If you actively use your Facebook profile to network with family and friends, you might want to reserve your profile for personal use and use your fan page for business. See this article to learn more about fan pages.

6. Sending sales pitches to new people that you meet.

It's nice to do a wall post or send a message to new friends with a greeting (great to meet you, have a wonderful day), a compliment (your website is really terrific) or a note about something that you have in common. You can even invite them to visit your website, if you're subtle about it and include other things in the message. Just be careful that your message doesn't come across as a sales pitch – that's not the way to make a good impression on a new contact.

7. Abusing direct messages.

Many social networks let you send messages to your contacts or members of groups that you belong to. Unfortunately, some people abuse this feature.

On Facebook, the use of direct messages to send promotional pitches has become so prevalent that many people simply tune out their messages. On LinkedIn, someone in a group that I belong to sent me several sales pitches for her products by direct message. I've never heard of this woman and she's not on my list of connections.

If you use direct messages, do so sparingly and be cautious about annoying people – remember that they can "unfriend" you if they get tired of hearing from you. One way to use direct messages is to send a newsletter type of message that contains some helpful tips or resources, along with a link to your book at the end. You can also use direct messages occasionally to announce "news" such as your book launch. 

Remember the golden rule of networking: treat others as you would like to be treated.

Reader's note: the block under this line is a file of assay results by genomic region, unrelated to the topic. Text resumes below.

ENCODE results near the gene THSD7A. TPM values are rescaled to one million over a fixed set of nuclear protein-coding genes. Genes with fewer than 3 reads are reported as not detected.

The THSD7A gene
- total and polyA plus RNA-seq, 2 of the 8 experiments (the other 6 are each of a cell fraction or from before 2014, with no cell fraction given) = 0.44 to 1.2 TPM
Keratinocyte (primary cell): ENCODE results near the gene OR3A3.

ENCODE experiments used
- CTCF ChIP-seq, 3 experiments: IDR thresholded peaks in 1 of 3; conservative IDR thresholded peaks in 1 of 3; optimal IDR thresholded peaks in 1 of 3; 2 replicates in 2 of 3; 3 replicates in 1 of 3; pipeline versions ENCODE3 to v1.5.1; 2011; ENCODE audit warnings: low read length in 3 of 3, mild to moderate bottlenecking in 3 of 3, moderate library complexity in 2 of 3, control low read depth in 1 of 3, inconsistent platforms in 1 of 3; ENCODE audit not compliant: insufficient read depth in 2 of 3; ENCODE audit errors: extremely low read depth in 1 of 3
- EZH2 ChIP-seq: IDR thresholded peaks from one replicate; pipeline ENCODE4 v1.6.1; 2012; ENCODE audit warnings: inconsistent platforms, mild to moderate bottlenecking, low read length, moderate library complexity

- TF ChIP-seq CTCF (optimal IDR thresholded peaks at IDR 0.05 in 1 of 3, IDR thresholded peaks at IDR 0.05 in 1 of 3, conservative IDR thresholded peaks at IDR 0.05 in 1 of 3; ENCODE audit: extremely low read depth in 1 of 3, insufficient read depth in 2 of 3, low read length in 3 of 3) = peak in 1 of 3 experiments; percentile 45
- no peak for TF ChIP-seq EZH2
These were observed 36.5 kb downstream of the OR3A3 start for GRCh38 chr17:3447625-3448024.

Want to learn more about promoting through social networks? Check out The Savvy Book Marketer's Guide to Successful Social Marketing.

Dana Lynn Smith is a book marketing coach and author of the Savvy Book Marketer Guides. For more tips, visit her book marketing blog and get a copy of the Top Book Marketing Tips ebook when you sign up for her free book marketing newsletter.

Related Articles:

Your Author Online Platform and Social Networks – Blog Page Views and Twitter Followers
Book Marketing – 3 Reasons Why Editing Should Come Before Self-Publishing

Visit Platform Building with Content Marketing

Effective Titles for Articles and Blog Posts

This article is an oldie, but the information is still relevant today.

How to Promote Your Book by Writing Effective Titles for Your Articles and Blog Posts

Guest Post By Dana Lynn Smith

Writing articles and blog posts is a terrific way to promote your book. The title of an article affects its ranking in search engines and influences how many people click through to the article from a search engine results page or take time to read a post on your blog. Here are some tips for creating great titles.

1. Do your keyword research first.  Keywords are the words and phrases that people use to search for your topic on a search engine like Google. I use the Google Keyword Tool to create keyword lists for topics that I write about. For example, I have lists of keywords related to book marketing, book promotion, authors, book publishing, etc.

It's tempting to select the most popular keywords, but you may be better off selecting keywords with less competition (fewer searches and fewer competing pages.)  One easy way to find out how many other Web pages are using a particular keyword is to type the keyword (in "quotes") into a search engine and see how many pages it brings up.  For example, "book promotion" gets 118,800 annual searches, but there are 876,000 competing pages (seven pages for every search) while "promoting your book" gets 15,600 searches but has only 31,500 competing pages (two pages for every search.)

2. Determine the primary keyword phrase for your article and use it in the title of the article, and then use it again several times in the body of the article. You may want to select a secondary keyword to use in the article as well. For maximum search engine optimization value, use the primary keyword at the beginning of the title. The first three to five words are most important. Here is an example for the "promote your book" keyword: Promote Your Book With Facebook Groups

3. Consider using a compound title, containing two different phrases. This lets you get your most important keyword up front and perhaps repeat certain words. The experts at recommend longer article titles, with 50 characters or more. If you need to use punctuation in the title, use a hyphen rather than a colon. For example: Promote Your Book in Your Own Backyard - 10 Strategies for Success